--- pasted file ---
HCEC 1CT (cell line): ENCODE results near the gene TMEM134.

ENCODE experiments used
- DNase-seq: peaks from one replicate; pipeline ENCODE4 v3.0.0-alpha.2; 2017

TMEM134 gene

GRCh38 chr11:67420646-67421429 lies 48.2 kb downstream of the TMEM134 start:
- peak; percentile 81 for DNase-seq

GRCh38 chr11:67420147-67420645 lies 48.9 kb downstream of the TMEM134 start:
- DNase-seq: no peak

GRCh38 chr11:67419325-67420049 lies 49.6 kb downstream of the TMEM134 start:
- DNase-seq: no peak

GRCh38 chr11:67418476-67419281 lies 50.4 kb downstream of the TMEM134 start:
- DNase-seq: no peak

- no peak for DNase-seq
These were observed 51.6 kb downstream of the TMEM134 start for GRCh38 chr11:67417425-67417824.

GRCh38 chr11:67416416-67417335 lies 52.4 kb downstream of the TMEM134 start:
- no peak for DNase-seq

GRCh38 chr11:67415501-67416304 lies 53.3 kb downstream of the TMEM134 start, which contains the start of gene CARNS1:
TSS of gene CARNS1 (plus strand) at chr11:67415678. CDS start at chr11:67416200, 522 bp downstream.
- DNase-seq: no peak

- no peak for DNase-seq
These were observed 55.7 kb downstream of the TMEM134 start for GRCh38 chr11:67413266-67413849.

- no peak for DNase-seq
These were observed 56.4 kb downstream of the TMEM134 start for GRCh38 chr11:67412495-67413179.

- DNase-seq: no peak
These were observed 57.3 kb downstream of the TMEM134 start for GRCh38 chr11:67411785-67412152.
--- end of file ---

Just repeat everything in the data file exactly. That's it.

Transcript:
HCEC 1CT (cell line): ENCODE results near the gene TMEM134.

ENCODE experiments used
- DNase-seq: peaks from one replicate; pipeline ENCODE4 v3.0.0-alpha.2; 2017

TMEM134 gene

GRCh38 chr11:67420646-67421429 lies 48.2 kb downstream of the TMEM134 start:
- peak; percentile 81 for DNase-seq

GRCh38 chr11:67420147-67420645 lies 48.9 kb downstream of the TMEM134 start:
- DNase-seq: no peak

GRCh38 chr11:67419325-67420049 lies 49.6 kb downstream of the TMEM134 start:
- DNase-seq: no peak

GRCh38 chr11:67418476-67419281 lies 50.4 kb downstream of the TMEM134 start:
- DNase-seq: no peak

- no peak for DNase-seq
These were observed 51.6 kb downstream of the TMEM134 start for GRCh38 chr11:67417425-67417824.

GRCh38 chr11:67416416-67417335 lies 52.4 kb downstream of the TMEM134 start:
- no peak for DNase-seq

GRCh38 chr11:67415501-67416304 lies 53.3 kb downstream of the TMEM134 start, which contains the start of gene CARNS1:
TSS of gene CARNS1 (plus strand) at chr11:67415678. CDS start at chr11:67416200, 522 bp downstream.
- DNase-seq: no peak

- no peak for DNase-seq
These were observed 55.7 kb downstream of the TMEM134 start for GRCh38 chr11:67413266-67413849.

- no peak for DNase-seq
These were observed 56.4 kb downstream of the TMEM134 start for GRCh38 chr11:67412495-67413179.

- DNase-seq: no peak
These were observed 57.3 kb downstream of the TMEM134 start for GRCh38 chr11:67411785-67412152.